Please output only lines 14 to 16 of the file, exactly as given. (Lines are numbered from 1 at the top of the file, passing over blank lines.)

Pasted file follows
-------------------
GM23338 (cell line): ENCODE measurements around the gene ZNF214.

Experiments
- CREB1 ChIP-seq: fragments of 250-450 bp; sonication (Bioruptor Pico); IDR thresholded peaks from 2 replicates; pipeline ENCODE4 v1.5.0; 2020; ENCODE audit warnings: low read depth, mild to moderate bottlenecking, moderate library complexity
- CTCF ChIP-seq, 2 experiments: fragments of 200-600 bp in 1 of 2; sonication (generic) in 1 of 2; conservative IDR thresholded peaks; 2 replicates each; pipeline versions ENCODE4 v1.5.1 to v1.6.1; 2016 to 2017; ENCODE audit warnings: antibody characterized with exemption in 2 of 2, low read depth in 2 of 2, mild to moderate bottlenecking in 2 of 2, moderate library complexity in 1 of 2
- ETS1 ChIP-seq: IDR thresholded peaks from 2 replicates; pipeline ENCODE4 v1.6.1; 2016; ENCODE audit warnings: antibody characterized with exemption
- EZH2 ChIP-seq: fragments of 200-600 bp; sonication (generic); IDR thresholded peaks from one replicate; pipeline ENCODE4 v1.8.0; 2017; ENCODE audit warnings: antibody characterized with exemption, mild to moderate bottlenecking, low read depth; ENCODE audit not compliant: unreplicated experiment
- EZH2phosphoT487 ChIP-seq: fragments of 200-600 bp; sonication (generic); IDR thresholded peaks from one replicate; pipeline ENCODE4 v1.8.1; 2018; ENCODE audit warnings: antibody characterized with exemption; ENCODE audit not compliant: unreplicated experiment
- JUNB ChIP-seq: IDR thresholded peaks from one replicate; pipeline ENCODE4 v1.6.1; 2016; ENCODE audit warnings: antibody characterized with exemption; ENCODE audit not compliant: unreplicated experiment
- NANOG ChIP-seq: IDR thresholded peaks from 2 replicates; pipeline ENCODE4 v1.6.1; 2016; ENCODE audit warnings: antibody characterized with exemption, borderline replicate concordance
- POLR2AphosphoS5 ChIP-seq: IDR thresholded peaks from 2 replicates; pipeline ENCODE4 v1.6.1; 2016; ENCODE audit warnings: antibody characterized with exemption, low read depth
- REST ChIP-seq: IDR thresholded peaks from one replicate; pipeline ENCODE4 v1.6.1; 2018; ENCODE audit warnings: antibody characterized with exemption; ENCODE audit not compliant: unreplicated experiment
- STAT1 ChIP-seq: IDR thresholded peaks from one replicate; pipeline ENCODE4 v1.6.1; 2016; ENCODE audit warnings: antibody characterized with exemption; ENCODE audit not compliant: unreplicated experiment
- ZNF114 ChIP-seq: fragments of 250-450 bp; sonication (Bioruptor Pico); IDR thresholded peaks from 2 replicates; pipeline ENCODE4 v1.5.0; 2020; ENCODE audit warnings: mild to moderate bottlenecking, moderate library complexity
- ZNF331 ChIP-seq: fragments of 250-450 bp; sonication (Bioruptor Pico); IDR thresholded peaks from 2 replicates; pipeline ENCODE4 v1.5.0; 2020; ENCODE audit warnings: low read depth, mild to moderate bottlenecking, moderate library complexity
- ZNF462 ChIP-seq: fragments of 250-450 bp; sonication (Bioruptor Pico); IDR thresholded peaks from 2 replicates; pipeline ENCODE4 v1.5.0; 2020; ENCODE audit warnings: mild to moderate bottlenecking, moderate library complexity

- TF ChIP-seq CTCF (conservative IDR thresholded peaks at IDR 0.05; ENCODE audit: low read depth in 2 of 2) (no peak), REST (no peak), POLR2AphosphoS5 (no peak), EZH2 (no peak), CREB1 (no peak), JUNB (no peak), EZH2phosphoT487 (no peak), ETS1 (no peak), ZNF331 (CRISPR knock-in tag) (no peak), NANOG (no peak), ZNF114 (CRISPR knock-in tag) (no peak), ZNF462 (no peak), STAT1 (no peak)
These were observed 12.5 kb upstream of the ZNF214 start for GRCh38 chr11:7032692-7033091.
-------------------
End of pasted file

- ZNF331 ChIP-seq: fragments of 250-450 bp; sonication (Bioruptor Pico); IDR thresholded peaks from 2 replicates; pipeline ENCODE4 v1.5.0; 2020; ENCODE audit warnings: low read depth, mild to moderate bottlenecking, moderate library complexity
- ZNF462 ChIP-seq: fragments of 250-450 bp; sonication (Bioruptor Pico); IDR thresholded peaks from 2 replicates; pipeline ENCODE4 v1.5.0; 2020; ENCODE audit warnings: mild to moderate bottlenecking, moderate library complexity

- TF ChIP-seq CTCF (conservative IDR thresholded peaks at IDR 0.05; ENCODE audit: low read depth in 2 of 2) (no peak), REST (no peak), POLR2AphosphoS5 (no peak), EZH2 (no peak), CREB1 (no peak), JUNB (no peak), EZH2phosphoT487 (no peak), ETS1 (no peak), ZNF331 (CRISPR knock-in tag) (no peak), NANOG (no peak), ZNF114 (CRISPR knock-in tag) (no peak), ZNF462 (no peak), STAT1 (no peak)